A WNYC RADIO VET CALLS MAPLEWOOD HOME by Donny Levit
Award-winning radio journalist Nancy Solomon has the Garden State covered
Ask a local resident to name their go-to radio news source and you’ll hear the WNYC call letters come up again and again. Dig a little deeper and you’ll probably come across South Orange and Maplewood residents who donate to the station, sport their WNYC swag about town, and regularly tune in to The Brian Lehrer Show in addition to having their short list of NPR podcast favorites. For a commuting suburb (in non-pandemic times) with such close proximity to New York City, this most probably comes as little surprise.
But here’s something that may indeed surprise you: Nancy Solomon, one of the pivotal editors and reporters at WNYC, has been living in the two towns for almost two decades. And her team has been responsible for award-winning coverage of Bridgegate and currently hosts the monthly series “Ask Governor Murphy.”
For an editor and reporter who covers this side of the Hudson but works (again, in non-pandemic times) on the other side of the Hudson, explaining the call letters NJPR can get somewhat confusing. While Solomon’s charge is the Garden State, New Jersey Public Radio is a wholly-owned subsidiary of WNYC, thanks to former Governor Chris Christie putting NJPR up for sale in 2011: WNYC acquired northern New Jersey, and Philadelphia’s WHYY got southern New Jersey.
From Solomon’s viewpoint, the structure has worked well. “As a person who listens to WNYC in New Jersey, I’m not just interested in New Jersey news,” she says. “We live in the New York metropolitan region and we want a regional news service that’s going to tell us about what’s going on in New York. I [also] want to hear what’s going on in New Jersey, and I want to hear what’s going on in the nation, and in the world.”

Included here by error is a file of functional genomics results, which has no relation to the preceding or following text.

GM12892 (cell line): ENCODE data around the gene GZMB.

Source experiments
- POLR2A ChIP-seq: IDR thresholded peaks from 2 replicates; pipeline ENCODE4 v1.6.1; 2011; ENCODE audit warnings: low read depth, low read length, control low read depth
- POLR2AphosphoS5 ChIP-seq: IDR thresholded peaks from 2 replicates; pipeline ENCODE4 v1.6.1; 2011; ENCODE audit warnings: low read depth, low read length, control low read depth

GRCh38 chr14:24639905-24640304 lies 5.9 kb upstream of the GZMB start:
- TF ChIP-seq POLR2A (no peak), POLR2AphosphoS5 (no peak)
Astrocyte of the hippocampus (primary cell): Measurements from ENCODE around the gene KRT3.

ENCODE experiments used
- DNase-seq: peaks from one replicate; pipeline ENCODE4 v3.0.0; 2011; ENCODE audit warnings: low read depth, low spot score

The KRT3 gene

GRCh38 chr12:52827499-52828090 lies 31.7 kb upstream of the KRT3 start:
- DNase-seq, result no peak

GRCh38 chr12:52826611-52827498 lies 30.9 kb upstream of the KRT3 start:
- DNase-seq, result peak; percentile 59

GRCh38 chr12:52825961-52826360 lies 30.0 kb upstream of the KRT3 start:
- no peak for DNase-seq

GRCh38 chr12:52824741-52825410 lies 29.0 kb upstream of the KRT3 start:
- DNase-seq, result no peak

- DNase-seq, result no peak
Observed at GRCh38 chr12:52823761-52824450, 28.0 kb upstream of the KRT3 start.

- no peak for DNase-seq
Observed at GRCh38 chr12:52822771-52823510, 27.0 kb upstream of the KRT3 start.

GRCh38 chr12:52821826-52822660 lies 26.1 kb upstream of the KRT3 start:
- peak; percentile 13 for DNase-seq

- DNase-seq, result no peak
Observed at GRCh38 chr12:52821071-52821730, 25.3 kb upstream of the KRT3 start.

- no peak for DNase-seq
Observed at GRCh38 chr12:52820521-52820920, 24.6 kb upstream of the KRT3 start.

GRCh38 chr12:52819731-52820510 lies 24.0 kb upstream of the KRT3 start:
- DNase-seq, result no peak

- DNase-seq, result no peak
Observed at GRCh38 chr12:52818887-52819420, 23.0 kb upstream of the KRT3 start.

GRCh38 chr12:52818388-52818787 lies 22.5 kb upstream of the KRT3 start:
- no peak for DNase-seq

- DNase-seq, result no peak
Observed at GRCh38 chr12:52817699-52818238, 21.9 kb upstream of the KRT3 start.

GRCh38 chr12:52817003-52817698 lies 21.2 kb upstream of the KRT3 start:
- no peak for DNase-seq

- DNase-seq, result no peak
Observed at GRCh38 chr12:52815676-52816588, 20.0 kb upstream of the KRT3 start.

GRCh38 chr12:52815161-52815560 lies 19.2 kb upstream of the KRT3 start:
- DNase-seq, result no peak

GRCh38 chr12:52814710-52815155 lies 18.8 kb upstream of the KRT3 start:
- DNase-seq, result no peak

Originally from Greater Boston, Solomon began working in public radio at KLCC in Eugene, Oregon in the mid-nineties. In 2001, she relocated to South Orange and has lived in the two towns ever since. Solomon currently lives in Maplewood with her wife, Becky Rosenfeld, who works for the Legal Aid Society of New York City. They have three kids: Lewis, 23, Sasha,16, and Lazlo, 12, as well as Opal, their dog, who Solomon describes as “the most important member of the family.”
When Solomon arrived in New Jersey, she began by working as a freelancer for NPR. She had been planning her move back east for about a year. “I was paying attention and listening to what was on NPR from New Jersey, and I realized there was very little,” she recalls. “I had a suspicion that New York reporters didn’t really want to cover New Jersey, and Philadelphia reporters didn’t really want to cover New Jersey, and that it was going to be wide open and for the taking when I arrived. And that turned out to be exactly right.”
She was then hired to manage NJPR. “It evolved into managing a news team in the WNYC newsroom that was focused on New Jersey,” says Solomon. “When I first arrived, it was just me, and I was reporting, raising money, and working to create a way to be able to hire reporters. At our peak we had worked up to about four reporters. We built up a robust team and we very proudly won a Peabody award for [our coverage of] Bridgegate in 2014.”
The Bridgegate reporting work by Solomon’s team provides a snapshot of how Solomon has excelled as an editor, reporter, and mentor to rising radio reporters.